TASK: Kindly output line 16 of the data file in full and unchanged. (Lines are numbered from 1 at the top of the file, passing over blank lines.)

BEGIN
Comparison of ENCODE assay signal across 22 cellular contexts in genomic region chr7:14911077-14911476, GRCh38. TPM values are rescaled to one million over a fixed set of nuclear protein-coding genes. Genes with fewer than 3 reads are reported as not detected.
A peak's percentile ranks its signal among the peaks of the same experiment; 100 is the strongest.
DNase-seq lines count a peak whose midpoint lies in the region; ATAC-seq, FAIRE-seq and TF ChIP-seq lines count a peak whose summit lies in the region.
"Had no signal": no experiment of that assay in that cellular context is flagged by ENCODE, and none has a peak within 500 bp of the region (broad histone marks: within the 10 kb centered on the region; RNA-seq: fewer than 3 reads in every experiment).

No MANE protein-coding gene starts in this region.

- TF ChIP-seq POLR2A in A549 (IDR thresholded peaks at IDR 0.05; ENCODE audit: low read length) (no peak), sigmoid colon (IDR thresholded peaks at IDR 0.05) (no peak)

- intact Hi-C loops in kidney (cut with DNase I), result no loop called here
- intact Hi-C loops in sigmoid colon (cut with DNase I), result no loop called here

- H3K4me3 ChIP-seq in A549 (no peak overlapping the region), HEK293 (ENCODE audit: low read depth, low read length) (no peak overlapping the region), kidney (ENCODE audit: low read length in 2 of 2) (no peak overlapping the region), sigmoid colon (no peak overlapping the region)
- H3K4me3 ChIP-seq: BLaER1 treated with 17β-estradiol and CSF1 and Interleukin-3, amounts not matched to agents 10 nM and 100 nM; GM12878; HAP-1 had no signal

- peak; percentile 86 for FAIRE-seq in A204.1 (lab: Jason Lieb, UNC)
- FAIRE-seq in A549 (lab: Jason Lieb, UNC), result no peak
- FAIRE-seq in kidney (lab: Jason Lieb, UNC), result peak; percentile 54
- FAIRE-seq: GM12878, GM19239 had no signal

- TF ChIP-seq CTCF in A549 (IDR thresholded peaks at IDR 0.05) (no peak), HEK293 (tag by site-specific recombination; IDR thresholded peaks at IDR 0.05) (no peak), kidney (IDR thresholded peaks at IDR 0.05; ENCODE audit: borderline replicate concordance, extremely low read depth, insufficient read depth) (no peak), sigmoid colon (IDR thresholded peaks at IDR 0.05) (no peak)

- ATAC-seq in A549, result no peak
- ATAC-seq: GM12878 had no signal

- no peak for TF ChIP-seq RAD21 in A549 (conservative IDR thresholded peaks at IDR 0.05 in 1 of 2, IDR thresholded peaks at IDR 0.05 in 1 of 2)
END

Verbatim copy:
- ATAC-seq in A549, result no peak